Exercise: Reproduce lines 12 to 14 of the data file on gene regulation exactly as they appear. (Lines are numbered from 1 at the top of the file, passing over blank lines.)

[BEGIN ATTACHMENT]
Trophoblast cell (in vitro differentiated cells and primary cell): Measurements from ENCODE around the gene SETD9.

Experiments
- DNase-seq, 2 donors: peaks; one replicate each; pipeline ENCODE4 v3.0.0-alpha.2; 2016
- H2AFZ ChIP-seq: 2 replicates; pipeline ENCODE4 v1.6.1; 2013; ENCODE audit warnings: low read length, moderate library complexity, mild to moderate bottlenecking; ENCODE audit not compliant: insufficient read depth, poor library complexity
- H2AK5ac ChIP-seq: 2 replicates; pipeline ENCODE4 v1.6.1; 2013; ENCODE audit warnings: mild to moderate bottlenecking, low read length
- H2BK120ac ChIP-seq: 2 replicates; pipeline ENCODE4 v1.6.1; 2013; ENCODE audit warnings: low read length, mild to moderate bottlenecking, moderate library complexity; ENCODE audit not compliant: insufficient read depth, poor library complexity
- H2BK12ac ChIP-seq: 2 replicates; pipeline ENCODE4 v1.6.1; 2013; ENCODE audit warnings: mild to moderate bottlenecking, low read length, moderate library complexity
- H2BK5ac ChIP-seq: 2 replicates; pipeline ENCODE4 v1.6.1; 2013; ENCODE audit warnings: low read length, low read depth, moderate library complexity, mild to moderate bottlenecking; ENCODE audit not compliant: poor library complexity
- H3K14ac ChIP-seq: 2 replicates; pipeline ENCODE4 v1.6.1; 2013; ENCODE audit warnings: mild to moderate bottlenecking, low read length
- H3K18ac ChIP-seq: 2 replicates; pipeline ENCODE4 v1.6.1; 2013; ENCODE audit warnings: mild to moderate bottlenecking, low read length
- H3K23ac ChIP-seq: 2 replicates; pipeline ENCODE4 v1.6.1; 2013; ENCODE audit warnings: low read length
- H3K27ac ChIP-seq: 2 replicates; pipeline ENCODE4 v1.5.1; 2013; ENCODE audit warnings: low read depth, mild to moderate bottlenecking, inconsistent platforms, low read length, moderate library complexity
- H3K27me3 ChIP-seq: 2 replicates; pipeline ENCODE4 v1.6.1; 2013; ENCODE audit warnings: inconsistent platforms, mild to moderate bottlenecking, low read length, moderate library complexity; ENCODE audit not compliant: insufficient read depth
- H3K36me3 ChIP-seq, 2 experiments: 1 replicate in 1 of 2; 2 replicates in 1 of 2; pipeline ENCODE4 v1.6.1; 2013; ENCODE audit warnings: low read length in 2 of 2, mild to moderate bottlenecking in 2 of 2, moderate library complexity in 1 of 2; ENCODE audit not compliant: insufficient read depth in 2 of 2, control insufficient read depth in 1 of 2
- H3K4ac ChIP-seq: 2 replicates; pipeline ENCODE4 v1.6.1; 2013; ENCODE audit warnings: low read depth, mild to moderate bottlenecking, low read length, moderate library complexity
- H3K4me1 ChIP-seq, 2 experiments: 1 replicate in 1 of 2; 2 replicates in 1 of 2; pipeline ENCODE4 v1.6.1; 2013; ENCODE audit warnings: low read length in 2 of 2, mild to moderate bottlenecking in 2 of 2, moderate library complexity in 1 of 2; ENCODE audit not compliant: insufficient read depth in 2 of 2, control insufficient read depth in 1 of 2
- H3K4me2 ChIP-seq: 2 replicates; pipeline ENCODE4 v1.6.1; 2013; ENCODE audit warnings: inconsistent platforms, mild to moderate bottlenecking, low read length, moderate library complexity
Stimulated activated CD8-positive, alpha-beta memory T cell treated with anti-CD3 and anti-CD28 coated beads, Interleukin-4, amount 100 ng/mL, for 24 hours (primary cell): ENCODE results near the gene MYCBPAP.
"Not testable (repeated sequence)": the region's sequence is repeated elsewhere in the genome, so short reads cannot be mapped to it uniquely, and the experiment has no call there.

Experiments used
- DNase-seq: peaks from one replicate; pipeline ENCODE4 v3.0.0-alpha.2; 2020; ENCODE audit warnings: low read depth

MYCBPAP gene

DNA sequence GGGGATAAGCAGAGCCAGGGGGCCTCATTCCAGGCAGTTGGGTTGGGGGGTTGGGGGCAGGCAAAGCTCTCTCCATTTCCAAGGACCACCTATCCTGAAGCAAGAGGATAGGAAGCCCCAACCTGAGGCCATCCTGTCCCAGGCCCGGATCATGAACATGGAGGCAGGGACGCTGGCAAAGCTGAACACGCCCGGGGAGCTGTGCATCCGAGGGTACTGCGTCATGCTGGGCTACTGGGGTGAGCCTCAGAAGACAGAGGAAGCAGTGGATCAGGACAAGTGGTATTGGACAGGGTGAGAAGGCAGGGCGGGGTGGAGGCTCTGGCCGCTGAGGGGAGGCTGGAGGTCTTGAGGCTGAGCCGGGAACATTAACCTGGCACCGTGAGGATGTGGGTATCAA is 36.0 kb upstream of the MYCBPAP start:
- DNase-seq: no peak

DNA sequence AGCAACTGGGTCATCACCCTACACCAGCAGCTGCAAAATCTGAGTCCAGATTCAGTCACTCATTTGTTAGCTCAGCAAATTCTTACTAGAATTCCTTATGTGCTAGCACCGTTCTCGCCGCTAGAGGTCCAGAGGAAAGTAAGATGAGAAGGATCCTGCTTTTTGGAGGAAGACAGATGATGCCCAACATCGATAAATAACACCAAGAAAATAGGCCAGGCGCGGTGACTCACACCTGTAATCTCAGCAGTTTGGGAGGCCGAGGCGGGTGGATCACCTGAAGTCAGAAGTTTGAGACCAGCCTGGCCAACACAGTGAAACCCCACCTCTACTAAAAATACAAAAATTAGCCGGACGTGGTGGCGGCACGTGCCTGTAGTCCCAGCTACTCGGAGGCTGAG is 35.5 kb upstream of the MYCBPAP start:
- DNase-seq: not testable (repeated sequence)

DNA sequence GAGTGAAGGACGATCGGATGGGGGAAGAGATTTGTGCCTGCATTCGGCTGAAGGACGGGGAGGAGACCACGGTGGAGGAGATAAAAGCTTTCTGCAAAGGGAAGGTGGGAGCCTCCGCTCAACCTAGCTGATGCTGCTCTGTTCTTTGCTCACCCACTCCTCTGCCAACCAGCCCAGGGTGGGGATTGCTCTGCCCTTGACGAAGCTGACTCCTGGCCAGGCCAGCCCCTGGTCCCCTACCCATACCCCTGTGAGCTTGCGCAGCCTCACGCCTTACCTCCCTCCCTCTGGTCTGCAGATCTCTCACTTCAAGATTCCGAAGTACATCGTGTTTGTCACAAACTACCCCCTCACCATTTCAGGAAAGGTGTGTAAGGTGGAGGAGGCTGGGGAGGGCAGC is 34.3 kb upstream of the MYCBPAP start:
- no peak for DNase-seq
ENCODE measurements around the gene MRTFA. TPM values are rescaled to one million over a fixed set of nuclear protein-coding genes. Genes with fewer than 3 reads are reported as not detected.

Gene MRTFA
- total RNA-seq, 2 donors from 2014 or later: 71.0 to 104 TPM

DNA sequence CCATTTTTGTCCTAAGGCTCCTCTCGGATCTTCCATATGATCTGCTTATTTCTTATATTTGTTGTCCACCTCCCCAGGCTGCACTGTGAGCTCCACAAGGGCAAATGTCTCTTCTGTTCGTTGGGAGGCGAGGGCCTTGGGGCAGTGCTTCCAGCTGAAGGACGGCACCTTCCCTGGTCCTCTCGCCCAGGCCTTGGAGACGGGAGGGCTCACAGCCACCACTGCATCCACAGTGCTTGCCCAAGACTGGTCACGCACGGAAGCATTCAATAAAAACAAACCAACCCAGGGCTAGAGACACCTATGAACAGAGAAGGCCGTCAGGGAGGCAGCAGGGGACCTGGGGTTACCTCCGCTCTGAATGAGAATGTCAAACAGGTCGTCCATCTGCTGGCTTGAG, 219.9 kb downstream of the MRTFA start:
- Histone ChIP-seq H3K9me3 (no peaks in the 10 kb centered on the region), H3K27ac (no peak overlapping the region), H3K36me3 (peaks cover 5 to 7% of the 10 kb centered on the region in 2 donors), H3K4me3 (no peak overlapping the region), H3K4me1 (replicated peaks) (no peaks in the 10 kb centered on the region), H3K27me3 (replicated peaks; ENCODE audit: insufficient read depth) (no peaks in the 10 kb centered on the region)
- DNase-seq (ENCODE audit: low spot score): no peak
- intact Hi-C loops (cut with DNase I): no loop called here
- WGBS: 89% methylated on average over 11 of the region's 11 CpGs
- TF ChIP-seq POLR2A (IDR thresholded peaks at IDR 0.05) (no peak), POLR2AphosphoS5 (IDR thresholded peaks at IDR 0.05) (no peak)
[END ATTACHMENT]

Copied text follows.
- H3K27ac ChIP-seq: 2 replicates; pipeline ENCODE4 v1.5.1; 2013; ENCODE audit warnings: low read depth, mild to moderate bottlenecking, inconsistent platforms, low read length, moderate library complexity
- H3K27me3 ChIP-seq: 2 replicates; pipeline ENCODE4 v1.6.1; 2013; ENCODE audit warnings: inconsistent platforms, mild to moderate bottlenecking, low read length, moderate library complexity; ENCODE audit not compliant: insufficient read depth
- H3K36me3 ChIP-seq, 2 experiments: 1 replicate in 1 of 2; 2 replicates in 1 of 2; pipeline ENCODE4 v1.6.1; 2013; ENCODE audit warnings: low read length in 2 of 2, mild to moderate bottlenecking in 2 of 2, moderate library complexity in 1 of 2; ENCODE audit not compliant: insufficient read depth in 2 of 2, control insufficient read depth in 1 of 2